The paradigms of computing are changing. In the past 3 decades, computers changed the way in which we have been communicating and carrying out day to day activities. Over the past 10 years, the mobile revolution swept the world and has for better or for worse changed the way which we interact with the world around us and the way in which businesses have been functioning and business models have evolved.
A business like Uber would have just not been possible in a world where the smartphone did not exist.
We have witnessed path breaking changes over the past few years which have altered our way of life quite rapidly. Therefore, its important to understand where computing paradigms are headed and how this will affect the businesses of the future.
Based on the technologies that I have seen, VR and AR seem to be the next paradigms of computing.
What is Virtual Reality?
Virtual Reality is a technology that replicates or recreates the environment around you. Virtual reality takes advantage of both the visual and the auditory senses. This creates a much more immersive experience for the user and places them in an environment that they can interact with and manipulate.
This picture is a perfect example of how immersive the environment is.
Since the entire environment is imagined or artificial, and disconnected from the real surroundings, the degree of movement that the user can be afforded is limited. Its essential that the space in which the user is allowed to move in, has no obstacles.
This implies that the applications for VR will be ‘motion limited’. A person would almost certainly be sitting when using VR. Even if they are allowed to move, the degree of freedom is going to be fairly limited. This leads us to a specific set of applications that are possible for VR.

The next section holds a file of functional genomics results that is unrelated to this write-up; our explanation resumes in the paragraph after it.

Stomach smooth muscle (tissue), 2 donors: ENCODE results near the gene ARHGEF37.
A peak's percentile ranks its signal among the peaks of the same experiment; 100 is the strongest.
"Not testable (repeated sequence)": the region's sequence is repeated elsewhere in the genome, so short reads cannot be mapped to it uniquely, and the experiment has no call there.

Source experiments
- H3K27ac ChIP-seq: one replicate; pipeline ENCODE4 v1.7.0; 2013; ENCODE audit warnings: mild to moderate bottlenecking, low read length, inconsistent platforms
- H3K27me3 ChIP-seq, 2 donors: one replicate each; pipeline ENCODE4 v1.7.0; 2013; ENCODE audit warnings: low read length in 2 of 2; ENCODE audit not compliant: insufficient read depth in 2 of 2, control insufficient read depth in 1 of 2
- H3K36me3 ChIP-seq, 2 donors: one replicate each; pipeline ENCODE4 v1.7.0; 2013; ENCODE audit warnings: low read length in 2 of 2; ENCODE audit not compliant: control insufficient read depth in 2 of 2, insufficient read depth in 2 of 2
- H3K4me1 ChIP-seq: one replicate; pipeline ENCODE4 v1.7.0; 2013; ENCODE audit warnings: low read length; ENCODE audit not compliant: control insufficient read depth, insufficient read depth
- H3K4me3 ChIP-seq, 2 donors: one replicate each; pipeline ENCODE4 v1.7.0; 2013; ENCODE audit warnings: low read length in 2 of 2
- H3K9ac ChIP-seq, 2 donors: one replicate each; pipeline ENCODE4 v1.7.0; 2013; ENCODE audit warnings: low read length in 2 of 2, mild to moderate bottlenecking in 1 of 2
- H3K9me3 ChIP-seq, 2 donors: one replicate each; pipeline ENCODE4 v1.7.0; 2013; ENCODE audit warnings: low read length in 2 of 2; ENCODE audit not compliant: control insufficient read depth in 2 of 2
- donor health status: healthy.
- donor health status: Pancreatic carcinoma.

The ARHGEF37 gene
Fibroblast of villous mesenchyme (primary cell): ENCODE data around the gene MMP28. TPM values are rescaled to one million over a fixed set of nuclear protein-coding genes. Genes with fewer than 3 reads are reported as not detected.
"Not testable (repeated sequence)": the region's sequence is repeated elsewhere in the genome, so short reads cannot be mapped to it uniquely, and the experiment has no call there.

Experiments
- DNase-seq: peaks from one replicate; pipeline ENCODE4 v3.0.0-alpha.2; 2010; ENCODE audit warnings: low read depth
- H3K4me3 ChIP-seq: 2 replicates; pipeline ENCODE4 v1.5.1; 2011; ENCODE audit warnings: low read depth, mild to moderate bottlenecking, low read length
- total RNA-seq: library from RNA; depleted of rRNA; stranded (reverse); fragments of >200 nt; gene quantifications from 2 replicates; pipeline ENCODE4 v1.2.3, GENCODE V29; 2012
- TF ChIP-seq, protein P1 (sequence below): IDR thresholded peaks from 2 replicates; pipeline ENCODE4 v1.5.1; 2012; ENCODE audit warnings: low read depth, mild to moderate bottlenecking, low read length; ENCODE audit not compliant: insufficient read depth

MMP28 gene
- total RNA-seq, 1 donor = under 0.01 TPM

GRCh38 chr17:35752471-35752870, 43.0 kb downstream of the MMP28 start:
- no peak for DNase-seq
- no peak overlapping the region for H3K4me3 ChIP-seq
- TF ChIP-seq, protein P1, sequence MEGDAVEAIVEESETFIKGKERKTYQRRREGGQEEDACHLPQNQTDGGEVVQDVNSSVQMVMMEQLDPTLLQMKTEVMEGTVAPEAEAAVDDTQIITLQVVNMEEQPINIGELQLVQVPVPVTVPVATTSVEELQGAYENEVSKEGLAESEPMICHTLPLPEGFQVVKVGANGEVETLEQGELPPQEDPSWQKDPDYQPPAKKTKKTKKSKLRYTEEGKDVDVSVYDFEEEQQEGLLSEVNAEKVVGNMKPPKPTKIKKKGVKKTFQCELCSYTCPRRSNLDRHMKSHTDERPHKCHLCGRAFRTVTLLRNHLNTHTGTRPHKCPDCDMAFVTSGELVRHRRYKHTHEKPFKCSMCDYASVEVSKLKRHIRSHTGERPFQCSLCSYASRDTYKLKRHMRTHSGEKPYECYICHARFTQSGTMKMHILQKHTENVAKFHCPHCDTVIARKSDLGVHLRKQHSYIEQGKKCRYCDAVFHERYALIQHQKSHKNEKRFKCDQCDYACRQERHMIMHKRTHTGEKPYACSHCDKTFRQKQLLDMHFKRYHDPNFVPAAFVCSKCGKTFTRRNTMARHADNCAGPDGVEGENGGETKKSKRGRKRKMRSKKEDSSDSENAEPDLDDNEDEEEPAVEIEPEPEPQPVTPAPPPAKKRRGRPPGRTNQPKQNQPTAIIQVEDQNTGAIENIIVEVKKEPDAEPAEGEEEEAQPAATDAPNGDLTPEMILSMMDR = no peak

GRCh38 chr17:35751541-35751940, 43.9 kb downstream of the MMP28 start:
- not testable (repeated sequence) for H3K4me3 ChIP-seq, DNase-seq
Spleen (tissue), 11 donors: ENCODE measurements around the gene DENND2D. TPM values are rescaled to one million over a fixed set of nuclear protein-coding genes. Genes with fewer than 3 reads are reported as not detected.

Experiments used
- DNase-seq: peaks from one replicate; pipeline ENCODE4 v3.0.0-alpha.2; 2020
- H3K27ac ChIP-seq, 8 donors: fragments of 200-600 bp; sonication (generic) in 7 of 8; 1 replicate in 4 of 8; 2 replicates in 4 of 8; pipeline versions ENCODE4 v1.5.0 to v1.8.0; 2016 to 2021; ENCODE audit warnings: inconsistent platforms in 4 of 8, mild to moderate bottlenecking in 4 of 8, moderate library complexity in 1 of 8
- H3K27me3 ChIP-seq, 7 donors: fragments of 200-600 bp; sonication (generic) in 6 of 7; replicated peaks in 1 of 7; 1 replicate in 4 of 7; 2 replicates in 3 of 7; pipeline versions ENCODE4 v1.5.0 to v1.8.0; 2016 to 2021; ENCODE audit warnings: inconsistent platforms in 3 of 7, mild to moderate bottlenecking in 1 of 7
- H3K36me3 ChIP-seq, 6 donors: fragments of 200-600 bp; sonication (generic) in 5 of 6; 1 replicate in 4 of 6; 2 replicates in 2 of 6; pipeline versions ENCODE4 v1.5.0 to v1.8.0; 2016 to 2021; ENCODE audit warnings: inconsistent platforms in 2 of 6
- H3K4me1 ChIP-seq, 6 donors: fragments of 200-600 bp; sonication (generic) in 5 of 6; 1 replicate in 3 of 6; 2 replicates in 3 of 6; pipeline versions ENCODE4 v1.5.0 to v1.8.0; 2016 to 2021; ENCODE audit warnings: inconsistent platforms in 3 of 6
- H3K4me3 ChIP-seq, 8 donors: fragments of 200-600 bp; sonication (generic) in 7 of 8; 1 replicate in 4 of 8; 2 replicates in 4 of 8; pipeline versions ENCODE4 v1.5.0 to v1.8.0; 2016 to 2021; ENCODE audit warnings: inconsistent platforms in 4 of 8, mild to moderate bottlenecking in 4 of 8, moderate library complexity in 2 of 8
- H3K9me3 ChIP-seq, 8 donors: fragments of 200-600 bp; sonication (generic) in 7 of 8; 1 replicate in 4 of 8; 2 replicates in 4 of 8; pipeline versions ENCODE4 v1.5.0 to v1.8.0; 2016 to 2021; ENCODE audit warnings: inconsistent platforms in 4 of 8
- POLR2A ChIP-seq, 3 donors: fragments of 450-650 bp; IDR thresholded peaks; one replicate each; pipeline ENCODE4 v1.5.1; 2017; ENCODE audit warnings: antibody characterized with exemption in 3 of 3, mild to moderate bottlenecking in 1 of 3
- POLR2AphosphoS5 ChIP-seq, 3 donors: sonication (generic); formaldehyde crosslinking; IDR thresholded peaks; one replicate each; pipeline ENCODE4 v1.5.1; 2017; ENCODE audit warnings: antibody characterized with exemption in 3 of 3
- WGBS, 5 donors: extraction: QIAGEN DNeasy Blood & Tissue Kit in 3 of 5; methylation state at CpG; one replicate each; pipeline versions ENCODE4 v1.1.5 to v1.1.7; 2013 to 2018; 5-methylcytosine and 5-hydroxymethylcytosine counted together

Games will obviously be a huge draw and therefore a huge money spinner in this segment purely due to the immersive feel of the experience. It will also be used to create incredible content experience, audio and visual. Imagine a movie where you can be part of the decisions the protagonist makes. The avenues for movie-makers to make money will expand incredibly with the mainstream adoption of VR. Group VR experiences where 4 friends live the Point of View of various characters in the movies, the possibilities seem endless.
VR will also find a whole host of applications on the enterprise side. Hospital might use it to provide better visualisation for doctors to prepare for surgeries or conduct pinhole surgeries. VR can also be used in the area of engineering design, architecture and designing in general.
While all of these possibilities seem exciting, the constraint is in terms of moving beyond a defined space. It is possible to map your entire house and render spatial awareness so you can have the headset on and move about, but it does not seem like an appealing solution, which brings us around to AR.
What is Augmented Reality?
As the name suggests, it is a technology that allows you to interact with your surrounding environment with a variety of elements added to it. There are many ways in which this can be implemented, but the essence of it is to enhance your perception of reality using a computing device. Since AR only augments and does not recreate, it provides you the environmental and spatial context around you and enables movement.